Cordilleran Section (104th Annual) and Rocky Mountain Section (60th Annual) Joint Meeting (1921 March 2008)
Paper No. 31-6
Presentation Time: 8:00 AM-12:00 PM


JOHNSON, Ajeet, Geosciences, Oregon State University, 4170 NW Pinecone Way #6, Corvallis, OR 97330, and MEIGS, Andrew, Department of Geosciences, Oregon State Univ, Department of Geosciences, 104 Wilkinson Hall, Oregon State Univesity, Corvallis, OR 97331

Models of fault growth build from field relationships of fault length relative to displacement. Fault continuity and organization within a fault zone increase as shear zone growth accommodates increasing displacement. Utilizing the concepts that length/ displacement (L/D) relationships are a measure of fault maturity we are attempting to understand growth of the Brothers Fault Zone (BFZ) in the Oregon Basin and Range province. The BFZ is defined by a series of small, northwest trending normal faults extending across southeastern Oregon. Numerous small faults (1 10 km in length, less than 100 m in dip-slip separation) define the BFZ, which implies that the BFZ is a relatively young fault zone. Using the computer program ArcGIS, a digital elevation model of the northern BFZ was created and fault traces defined. Faults were defined from the DEM data on the basis of linear topographic breaks with slopes between 5 and 20 degrees. Lineaments along the base of the sloping regions were mapped as fault traces. From these traces, fault length (L) and displacement (D), inferred from topographic relief was measured. Measurement of L/D for faults primarily focused on faults that cut units of the same age. Faults that cut units of more than one age were avoided. Data were normalized and show an array of scaling of L/D values from .001 to .05 for faults of varying lengths within the BFZ. Most faults across the fault zone show a similar parabolic shape to their L/D measurements. Several faults have non-parabolic shapes indicating one of two possibilities. One potential cause for a on-parabolic L/D relation is that some part of the fault may have been covered by a younger lava flow, which would have the effect of causing an apparent variation in displacement at the surface along the length of the fault. Alternatively, discrepancies in longer faults may be due a discontinuity in the L/D relationship where two faults have linked but have not smoothed out the discontinuity in slip across the overlap region. These possibilities will be evaluated during the field session of this project to take place in the spring of 2008. With this new analysis, we hope that growth and maturity of the BFZ can be characterized using a relatively simple and consistent length/displacement characteristics.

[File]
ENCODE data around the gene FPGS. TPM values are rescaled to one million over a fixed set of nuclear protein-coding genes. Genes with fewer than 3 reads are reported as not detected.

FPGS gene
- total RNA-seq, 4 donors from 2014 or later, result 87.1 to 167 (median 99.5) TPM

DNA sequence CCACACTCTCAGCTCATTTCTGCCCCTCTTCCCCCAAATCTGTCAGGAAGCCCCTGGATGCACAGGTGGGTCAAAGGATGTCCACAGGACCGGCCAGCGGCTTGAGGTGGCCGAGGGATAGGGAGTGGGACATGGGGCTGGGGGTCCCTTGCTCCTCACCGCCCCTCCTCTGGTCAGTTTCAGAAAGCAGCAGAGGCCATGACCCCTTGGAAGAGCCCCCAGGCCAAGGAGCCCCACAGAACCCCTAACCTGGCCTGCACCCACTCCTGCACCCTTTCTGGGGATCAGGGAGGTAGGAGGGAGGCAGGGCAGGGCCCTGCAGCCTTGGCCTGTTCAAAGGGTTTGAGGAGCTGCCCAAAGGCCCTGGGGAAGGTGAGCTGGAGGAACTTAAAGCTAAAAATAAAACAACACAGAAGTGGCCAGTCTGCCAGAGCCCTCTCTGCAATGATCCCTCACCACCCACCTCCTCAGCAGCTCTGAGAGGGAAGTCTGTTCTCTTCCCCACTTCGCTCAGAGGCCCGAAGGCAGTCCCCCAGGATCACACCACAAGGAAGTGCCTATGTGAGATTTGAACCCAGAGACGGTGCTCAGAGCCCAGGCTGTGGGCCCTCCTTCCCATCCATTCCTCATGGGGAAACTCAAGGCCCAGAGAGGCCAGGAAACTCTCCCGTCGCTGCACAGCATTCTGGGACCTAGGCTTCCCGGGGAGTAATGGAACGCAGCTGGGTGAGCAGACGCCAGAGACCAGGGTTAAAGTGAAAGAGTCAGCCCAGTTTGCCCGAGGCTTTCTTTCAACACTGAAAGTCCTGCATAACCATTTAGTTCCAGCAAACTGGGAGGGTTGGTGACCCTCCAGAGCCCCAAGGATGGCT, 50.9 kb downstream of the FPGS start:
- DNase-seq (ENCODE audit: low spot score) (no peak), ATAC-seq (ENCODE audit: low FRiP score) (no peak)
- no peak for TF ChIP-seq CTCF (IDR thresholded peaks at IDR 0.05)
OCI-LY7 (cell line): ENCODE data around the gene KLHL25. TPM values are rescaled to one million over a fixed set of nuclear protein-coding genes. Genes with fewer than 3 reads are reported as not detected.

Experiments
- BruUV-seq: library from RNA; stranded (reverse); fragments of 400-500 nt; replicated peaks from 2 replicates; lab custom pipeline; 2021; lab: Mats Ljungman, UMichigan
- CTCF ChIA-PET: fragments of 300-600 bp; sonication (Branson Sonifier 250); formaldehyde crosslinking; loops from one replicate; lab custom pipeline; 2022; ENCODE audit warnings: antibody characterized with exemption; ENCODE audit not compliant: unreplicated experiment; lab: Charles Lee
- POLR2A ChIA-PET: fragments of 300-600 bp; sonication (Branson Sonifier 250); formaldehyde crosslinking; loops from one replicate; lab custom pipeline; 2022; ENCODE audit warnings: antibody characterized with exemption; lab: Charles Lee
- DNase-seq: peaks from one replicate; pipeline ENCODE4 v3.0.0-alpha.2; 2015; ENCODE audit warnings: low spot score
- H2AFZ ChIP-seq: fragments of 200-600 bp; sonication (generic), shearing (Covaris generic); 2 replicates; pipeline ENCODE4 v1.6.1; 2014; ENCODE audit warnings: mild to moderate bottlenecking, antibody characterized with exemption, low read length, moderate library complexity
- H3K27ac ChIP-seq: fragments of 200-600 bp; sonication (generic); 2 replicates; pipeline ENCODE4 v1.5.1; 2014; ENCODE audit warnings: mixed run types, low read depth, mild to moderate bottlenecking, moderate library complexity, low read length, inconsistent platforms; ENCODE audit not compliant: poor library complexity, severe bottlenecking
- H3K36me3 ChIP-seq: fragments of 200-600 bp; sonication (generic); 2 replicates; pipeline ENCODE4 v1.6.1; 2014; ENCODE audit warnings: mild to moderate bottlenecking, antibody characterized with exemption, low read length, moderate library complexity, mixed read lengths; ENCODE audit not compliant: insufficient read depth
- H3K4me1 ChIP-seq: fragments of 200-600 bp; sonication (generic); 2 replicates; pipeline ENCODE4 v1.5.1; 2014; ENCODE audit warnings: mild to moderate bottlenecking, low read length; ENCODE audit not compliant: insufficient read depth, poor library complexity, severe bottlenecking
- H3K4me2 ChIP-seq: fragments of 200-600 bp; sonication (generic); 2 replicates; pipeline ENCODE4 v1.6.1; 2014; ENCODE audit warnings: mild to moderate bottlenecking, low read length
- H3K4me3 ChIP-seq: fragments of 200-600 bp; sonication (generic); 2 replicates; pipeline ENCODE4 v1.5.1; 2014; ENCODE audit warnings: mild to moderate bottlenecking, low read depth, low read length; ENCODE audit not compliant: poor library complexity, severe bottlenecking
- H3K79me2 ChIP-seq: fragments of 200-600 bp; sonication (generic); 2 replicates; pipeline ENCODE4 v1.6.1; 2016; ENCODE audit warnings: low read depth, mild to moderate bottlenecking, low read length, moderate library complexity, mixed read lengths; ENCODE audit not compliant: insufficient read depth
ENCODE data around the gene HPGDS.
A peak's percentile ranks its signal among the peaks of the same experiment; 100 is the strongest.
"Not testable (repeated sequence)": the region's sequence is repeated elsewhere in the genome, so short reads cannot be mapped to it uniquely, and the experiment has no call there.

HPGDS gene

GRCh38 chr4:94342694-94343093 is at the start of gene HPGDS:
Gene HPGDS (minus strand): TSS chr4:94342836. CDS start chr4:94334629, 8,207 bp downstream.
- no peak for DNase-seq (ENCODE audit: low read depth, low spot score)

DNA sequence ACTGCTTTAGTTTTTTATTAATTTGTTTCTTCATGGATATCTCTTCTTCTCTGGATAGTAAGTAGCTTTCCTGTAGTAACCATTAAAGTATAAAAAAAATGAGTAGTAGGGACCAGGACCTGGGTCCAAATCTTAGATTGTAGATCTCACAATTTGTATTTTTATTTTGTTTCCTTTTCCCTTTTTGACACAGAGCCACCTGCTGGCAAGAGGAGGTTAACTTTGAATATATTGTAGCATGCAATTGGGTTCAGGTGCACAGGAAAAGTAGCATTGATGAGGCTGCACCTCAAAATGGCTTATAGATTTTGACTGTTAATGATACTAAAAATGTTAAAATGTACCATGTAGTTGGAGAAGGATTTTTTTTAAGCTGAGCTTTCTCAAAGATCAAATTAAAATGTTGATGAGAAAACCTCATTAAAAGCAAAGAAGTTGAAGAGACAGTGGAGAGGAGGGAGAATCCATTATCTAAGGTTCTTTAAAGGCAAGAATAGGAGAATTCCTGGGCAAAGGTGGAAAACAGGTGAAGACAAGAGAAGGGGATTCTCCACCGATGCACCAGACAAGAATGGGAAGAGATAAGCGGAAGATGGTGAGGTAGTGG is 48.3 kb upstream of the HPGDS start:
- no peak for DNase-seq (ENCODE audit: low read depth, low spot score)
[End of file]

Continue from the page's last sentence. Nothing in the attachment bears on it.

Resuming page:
Cordilleran Section (104th Annual) and Rocky Mountain Section (60th Annual) Joint Meeting (1921 March 2008)
General Information for this Meeting
Session No. 31--Booth# 25
Driving Mechanisms and Structural Styles of Synconvergent Extension (Posters)
University of Nevada-Las Vegas: Student Union Ballroom
8:00 AM-12:00 PM, Friday, 21 March 2008

Geological Society of America Abstracts with Programs, Vol. 40, No. 1, p. 95

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